After spending the school year working with Carver County communities, a group of University of Minnesota students wrapped up its projects last week. More than 300 students participated in the Resilient Communities Project, and their 32 projects tackled subjects from augmented reality to mobile home communities.

“It was a very successful partnership,” said Mike Greco, director of the U’s Resilient Communities Project. “The variety of the projects made it a very interesting year for us.”

Through their courses, students met with county government officials and agencies in the county throughout the year to research and prepare their innovative solutions for problems the county is facing.

Sam Rosner, 24, a graduate student in public health, showcased her final project to U officials and her peers at a poster presentation at the U’s McNamara Alumni Center last week. Rosner spent the year meeting with residents in two mobile home communities in Chaska, holding focus groups to examine residents’ barriers to a healthy lifestyle. In one mobile home community, some of the residents said they did not have time to prepare healthy meals or could not afford to spend money on healthier foods.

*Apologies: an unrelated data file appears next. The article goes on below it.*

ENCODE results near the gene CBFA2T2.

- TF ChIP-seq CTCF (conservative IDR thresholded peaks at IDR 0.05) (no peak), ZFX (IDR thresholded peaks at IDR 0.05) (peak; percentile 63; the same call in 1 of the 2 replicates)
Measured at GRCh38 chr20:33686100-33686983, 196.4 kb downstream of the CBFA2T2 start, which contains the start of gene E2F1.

“They wanted more activities to do together,” she said. “A lot of residents were really interested in community gardens.” Rosner said her project was part of a county needs assessment to recommend healthy lifestyle programming for the residents. At the student showcase, Rosner won the outstanding student project award.

The U’s partnership with the county was its first. In the past, the U has partnered only with cities.

Historic virtual reality

A project that caught the attention of attendees at the student showcase was a virtual reality app designed to give a historic tour of the Andrew Peterson farmstead in Waconia. The app allows visitors to view the property as it was in the 1800s with its historic apple trees. App users can even see the farm up close from anywhere.

“Because we don’t have a tour guide on [the property] all the time, we have to rely on self-guided tours,” said Wendy Petersen Biorn, Carver County Historical Society executive director.

Biorn said the farm was fully documented in pictures in 1885, which allowed the U students to overlay the old pictures on what the property now looks like using the virtual program.

Terrence Caploe, 31, a U senior, was one of the students who worked with the Carver County Historical Society on the project. Caploe said he will continue working on the project along with other U students throughout the summer.

“The framework is there for a really fantastic application for this site,” he said.

While most students have completed their projects, county officials hope they come back soon to work for the county.

“We hope some students will make Carver County home after graduation,” said James Ische, chairman of the Carver County Board. “I am confident we are going to see the benefits of [the Resilient Communities Project] for years to come.”